On February 10, 1999, Frontier issued another press release in which it announced losses for the fourth quarter of 1998 and a loss of $50 million for the full year 1998. The article included a quote from Rhulen downplaying the negative implication of these numbers: “While financial
results were negatively impacted in 1998, it was a year of many accomplishments. We . . . put many of our past problems behind us and start 1999 well positioned to achieve our financial goals.”
On March 31, 1999, in a letter to shareholders Rhulen made comments implying that past problems were resolved and that “[h]idden beneath the financial impact of the reserve strengthening . . . was a significant amount of profitable growth which augers well for 1999 and the future.” A press release issued on May 5, 1999, expressed positive sentiment about the “direction in which the company is heading.”
On June 28, 1999, National Underwriter published an article in which Rhulen discussed Frontier’s problems in 1998, attributing them largely to Frontier’s decision to enter the insurance market for physician malpractice insurance in Florida and elsewhere. The article reported that Rhulen acknowledged that “[w]ithout the actuarial capacity to monitor developments, `we wrote this for three or four years before we knew we had a problem.'” Suzanne Sclafane, “Two Firms Take Different Restructuring Paths,” at *4, available at 1999 WL 8859677 (Jun. 28, 1999) (quoting Harry Rhulen). The article also reported Rhulen as observing that the problems in Florida, Ohio, and elsewhere had amounted to “`a fairly disastrous set of events.'”Id.
On August 4, 1999, Frontier issued a press release announcing its unaudited financial results for the second quarter of 1999 and also making positive statements about the company’s business model. On August 16, 1999, Frontier filed its 1999 10-Q in which it made various statements to the effect that it was setting reserves in a careful and reasonable manner.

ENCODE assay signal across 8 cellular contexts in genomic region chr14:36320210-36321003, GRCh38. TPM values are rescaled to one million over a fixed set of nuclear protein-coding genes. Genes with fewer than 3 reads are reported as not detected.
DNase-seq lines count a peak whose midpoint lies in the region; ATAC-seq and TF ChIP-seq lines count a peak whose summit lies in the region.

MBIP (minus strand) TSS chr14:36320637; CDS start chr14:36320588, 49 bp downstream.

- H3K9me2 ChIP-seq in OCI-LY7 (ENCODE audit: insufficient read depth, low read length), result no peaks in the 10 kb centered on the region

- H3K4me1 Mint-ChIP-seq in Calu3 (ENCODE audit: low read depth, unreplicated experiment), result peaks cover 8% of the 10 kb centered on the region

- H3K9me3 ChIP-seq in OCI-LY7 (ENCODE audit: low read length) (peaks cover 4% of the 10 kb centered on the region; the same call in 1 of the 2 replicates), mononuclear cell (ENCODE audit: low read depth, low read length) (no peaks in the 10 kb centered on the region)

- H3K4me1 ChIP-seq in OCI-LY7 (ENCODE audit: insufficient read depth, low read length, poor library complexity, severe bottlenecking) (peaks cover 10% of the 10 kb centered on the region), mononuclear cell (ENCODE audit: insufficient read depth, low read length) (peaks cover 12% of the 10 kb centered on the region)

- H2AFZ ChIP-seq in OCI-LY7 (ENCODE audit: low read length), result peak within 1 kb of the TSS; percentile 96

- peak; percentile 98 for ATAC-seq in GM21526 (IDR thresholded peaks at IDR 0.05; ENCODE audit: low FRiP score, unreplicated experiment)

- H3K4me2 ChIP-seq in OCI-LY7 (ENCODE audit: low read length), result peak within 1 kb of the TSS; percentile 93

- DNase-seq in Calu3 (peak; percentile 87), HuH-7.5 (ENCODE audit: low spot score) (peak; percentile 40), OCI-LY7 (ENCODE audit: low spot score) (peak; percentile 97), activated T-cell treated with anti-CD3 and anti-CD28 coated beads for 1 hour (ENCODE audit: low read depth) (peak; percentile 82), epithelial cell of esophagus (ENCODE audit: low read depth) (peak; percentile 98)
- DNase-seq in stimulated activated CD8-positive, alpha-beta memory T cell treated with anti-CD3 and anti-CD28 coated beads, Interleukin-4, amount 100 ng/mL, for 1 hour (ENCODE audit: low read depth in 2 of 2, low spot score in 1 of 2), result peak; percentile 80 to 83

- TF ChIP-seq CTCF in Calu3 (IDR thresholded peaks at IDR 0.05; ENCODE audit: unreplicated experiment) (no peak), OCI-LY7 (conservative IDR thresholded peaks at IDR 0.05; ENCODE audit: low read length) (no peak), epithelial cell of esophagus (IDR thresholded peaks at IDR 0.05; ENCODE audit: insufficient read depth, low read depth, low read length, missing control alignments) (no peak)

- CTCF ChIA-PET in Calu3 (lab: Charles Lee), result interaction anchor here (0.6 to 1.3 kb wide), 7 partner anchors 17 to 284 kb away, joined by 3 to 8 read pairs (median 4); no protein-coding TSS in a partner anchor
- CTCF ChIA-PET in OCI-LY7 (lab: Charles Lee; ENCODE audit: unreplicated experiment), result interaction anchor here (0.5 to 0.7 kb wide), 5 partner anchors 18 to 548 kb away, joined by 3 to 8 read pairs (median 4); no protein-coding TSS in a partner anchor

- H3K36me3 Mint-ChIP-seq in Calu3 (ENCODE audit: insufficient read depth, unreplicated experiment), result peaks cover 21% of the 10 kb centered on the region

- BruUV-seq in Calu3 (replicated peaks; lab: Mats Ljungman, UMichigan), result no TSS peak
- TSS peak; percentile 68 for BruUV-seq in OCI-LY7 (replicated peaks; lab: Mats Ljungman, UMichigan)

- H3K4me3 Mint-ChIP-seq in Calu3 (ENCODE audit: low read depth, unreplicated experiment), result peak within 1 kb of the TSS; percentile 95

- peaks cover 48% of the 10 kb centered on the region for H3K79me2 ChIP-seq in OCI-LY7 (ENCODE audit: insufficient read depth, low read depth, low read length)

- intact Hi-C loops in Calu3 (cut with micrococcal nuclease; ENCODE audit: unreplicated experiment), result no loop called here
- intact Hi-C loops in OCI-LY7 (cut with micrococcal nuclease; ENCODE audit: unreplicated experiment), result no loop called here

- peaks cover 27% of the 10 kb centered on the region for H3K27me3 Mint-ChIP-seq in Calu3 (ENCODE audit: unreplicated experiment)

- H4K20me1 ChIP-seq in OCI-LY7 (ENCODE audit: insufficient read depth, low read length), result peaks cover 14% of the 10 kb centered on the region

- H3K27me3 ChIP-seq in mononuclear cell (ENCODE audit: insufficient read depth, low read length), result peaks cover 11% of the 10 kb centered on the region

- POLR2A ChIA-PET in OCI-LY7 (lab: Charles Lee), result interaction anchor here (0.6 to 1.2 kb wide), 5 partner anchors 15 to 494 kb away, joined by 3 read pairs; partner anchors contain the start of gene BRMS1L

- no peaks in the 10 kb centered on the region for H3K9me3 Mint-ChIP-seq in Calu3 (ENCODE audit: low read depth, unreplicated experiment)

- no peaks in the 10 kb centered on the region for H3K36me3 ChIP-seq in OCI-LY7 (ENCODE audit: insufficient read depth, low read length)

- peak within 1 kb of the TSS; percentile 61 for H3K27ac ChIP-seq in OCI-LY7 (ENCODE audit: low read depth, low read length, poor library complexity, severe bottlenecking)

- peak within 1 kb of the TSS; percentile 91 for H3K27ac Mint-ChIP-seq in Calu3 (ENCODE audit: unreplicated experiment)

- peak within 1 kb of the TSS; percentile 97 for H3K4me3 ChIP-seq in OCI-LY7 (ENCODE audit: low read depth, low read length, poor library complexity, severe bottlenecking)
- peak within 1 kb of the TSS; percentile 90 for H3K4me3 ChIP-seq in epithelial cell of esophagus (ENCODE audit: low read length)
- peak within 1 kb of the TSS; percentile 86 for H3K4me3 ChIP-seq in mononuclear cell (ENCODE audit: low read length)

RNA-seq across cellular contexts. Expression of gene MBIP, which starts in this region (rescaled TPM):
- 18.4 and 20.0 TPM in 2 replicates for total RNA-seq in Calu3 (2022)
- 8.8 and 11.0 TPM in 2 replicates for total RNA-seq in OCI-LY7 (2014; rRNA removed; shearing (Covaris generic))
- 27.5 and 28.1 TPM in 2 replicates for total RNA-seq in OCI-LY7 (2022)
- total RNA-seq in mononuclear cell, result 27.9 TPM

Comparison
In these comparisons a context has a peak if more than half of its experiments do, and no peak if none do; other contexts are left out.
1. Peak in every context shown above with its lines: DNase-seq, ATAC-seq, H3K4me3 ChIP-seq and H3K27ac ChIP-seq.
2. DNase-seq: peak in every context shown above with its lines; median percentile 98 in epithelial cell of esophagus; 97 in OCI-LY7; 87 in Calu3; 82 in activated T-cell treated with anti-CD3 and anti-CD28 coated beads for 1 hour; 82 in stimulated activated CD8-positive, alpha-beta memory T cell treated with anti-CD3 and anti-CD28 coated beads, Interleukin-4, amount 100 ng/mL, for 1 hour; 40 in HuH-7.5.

On November 15, 1999, Frontier announced it would take a $136 million reserve charge and also announced a $175.8 million loss for the third quarter of 1999. On November 22, 1999, in its Form 10-Q, Frontier reported that capital and surplus had fallen below risk-based capital requirements and that as of September 30, 1999, Frontier was in violation of debt covenants with lenders.
On December 17, 1999, Frontier announced that it was suspending the company’s quarterly common stock dividend. On February 1, 2000, Business Wire reported that Standard Poor’s had lowered its rating on Frontier to “BBB +” from “A-.” Rhulen responded, “We are positive about our position in the competitive environment.” On February 17, 2000, Frontier issued a press release announcing a 71-person staff reduction.
On February 23, 2000, Frontier announced a loss of $44.7 million for the fourth quarter of 1999 and a loss of $187.8 million for the full year 1999.
On March 17, 2000, A.M. Best Company announced that it had downgraded Frontier to a “B” and stated:
The companies’ weakened financial condition is the result of aggressive growth and significant under-pricing predominantly in medical malpractice as well as under-reserving. This resulted in sizable back-to-back reserve strengthening in 1998 and 1999, largely related to physician medical malpractice.
Frontier issued a statement in response that “Frontier is continuing to take the necessary steps to strengthen our financial position. . . .”